FLEMINGTON, NJ - There have been many redevelopment agreements in the works in Flemington over the past few years and the majority of them are poised to move forward.

However, there is one large tract of land without any plan in place, and that is the former Liberty Village property.  

At the recent council meeting, a resolution was passed authorizing the land use board to begin investigating whether the Liberty Village tract qualifies as an area in need of redevelopment.

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In New Jersey, a property or building can be deemed to be in need of redevelopment for a variety of reasons, including conditions that are substandard, unsafe, unsanitary, dilapidated or obsolescent.

To address these issues, the state enacted a series of laws that enables municipalities and redevelopment entities to be a catalyst for redeveloping or rehabilitating properties.

Designating a property to be an area in need of redevelopment is a multi-step process that often includes incentivizing developers with short or long-term tax abatements.

In the summer of 2019, Namdar Realty Group purchased the Liberty Village Outlet Marketplace for $2.7 million from its former owner, the Simon Property Group.

When it opened in 1981, the 162,000 square feet comprising Liberty Village became the nation’s first retail outlet shopping center. However, over the past decade, like many other retail centers, tenant occupancy in the marketplace has declined sharply.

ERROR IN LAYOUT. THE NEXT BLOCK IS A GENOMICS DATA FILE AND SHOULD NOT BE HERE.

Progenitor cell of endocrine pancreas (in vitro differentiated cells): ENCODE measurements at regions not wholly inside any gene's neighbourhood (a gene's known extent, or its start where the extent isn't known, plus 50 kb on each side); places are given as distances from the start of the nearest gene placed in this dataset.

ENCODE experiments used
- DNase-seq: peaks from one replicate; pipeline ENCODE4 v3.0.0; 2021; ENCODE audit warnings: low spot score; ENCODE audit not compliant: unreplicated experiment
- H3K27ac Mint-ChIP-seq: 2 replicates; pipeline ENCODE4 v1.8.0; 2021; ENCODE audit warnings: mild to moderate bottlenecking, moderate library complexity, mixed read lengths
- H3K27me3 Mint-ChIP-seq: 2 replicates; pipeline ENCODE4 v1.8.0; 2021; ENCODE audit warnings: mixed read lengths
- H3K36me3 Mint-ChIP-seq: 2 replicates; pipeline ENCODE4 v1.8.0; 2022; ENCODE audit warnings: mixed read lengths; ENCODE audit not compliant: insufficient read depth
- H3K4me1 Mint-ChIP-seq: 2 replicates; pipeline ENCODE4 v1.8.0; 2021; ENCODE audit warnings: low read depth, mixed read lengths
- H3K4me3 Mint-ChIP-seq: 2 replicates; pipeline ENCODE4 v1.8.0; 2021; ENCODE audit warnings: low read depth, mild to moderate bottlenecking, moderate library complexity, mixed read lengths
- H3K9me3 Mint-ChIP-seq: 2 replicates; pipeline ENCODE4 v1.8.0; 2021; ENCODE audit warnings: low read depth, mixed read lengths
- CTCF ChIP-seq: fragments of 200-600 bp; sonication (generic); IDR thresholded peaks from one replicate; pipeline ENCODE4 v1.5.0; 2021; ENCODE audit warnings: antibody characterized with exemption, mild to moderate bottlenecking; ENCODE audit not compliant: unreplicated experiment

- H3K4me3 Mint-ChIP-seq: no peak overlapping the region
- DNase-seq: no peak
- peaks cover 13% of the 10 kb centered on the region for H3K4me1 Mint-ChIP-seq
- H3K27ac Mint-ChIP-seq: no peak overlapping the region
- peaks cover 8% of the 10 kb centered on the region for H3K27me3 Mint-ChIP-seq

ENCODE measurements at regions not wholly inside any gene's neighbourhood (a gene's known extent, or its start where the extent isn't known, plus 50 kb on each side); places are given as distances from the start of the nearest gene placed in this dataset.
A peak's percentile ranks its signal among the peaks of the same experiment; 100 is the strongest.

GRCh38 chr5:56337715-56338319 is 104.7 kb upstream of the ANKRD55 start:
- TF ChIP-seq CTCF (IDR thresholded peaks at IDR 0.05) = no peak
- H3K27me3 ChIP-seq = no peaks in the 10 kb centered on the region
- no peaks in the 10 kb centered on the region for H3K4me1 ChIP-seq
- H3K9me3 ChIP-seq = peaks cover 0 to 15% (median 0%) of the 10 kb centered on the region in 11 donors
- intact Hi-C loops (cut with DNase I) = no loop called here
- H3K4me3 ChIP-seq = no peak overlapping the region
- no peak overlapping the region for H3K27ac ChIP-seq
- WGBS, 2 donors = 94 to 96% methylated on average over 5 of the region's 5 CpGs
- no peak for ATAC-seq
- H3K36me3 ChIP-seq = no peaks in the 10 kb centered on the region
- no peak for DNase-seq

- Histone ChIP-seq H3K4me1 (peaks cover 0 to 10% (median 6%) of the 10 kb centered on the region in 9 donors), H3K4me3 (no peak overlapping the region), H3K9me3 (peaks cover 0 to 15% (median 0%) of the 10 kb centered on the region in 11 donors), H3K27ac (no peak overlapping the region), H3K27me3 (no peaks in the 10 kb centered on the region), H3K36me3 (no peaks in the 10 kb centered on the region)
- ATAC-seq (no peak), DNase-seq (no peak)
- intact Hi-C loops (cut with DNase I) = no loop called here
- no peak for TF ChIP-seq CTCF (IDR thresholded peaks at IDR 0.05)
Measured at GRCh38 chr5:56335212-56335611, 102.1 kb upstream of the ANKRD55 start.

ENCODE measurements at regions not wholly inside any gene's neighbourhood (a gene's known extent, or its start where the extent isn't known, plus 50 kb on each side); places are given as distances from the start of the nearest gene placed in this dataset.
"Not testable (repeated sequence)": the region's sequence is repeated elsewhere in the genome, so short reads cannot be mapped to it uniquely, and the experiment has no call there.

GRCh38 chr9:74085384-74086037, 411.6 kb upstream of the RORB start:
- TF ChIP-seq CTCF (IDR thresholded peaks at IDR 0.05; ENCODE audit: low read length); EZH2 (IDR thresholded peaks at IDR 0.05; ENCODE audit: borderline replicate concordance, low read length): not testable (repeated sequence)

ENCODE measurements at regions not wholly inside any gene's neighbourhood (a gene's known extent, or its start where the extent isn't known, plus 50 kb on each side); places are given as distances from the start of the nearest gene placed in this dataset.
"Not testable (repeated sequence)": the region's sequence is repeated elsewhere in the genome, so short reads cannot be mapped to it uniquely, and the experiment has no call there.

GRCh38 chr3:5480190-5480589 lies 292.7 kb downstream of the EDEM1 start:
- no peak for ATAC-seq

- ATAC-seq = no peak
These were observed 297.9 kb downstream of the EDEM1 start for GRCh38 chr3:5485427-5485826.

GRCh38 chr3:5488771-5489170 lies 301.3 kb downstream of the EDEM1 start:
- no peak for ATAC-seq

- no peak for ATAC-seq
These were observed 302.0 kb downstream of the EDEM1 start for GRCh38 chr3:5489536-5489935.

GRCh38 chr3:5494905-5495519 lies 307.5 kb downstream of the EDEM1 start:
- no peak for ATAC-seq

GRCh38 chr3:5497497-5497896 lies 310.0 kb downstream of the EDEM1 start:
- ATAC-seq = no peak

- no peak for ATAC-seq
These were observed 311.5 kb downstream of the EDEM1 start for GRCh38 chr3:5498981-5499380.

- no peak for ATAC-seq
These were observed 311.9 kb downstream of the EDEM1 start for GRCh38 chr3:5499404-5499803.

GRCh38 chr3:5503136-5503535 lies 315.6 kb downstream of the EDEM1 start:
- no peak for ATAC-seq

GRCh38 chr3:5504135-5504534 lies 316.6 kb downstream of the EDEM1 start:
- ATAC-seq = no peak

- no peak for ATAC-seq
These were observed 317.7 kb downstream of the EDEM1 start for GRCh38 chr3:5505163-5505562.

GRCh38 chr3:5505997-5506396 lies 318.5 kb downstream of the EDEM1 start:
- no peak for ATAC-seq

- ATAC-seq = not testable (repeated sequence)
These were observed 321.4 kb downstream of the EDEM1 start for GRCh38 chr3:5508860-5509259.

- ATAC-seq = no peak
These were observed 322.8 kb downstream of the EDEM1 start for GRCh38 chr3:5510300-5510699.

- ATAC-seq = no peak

According to the website, in its heyday, there were 40 stores in the center. Currently 13 stores are identified as being open and another seven are “temporarily” closed.

The Flemington governing body had high hopes for redevelopment when Namdar purchased the property. Then, after more than a year with no contact, Mayor Betsy Driver received an email from Mason Asset Management, which oversees Namdar properties, saying they are working on creating a redevelopment plan for the property.

In February, the mayor proposed creating the Liberty Village Redevelopment Plan Ad Hoc Committee to consult with Mason on a project that would meet the borough’s needs and work for Namdar.  It was this committee that suggested considering the redevelopment designation.

So now the town may use the area in need of redevelopment option to make revitalizing the property more attractive.

“What’s become quite obvious over the past few months with COVID is the world has changed,” Driver said. “I think that what we need whether it’s retail, restaurants, offices, residential or mixed use, the world will be adapting very differently coming out of COVID. I want the borough to be up and ready to meet recovery head on.”

What Driver wants to see, she said, is having more incentive for a developer to invest in the area as well as the borough having more control over the final plan. She said she doesn’t ever see Liberty Village coming back as a retail outlet, adding a center similar to Peddlers Village would be ideal.

“But after COVID, I don’t know that that kind of layout would give the developer a return on investment,” said Driver.

She added, “it’s going to be a challenge. There’s a reason that all of the parking is west of Stangl Road, and that’s because that is pretty much all wetlands and even an area in need of redevelopment won’t supersede wetland restrictions.”

One idea she suggested was clean manufacturing, such as circuit boards.

“We have a perfect setup for that,” said Driver. “They have a ready and willing workforce here in a walkable community,”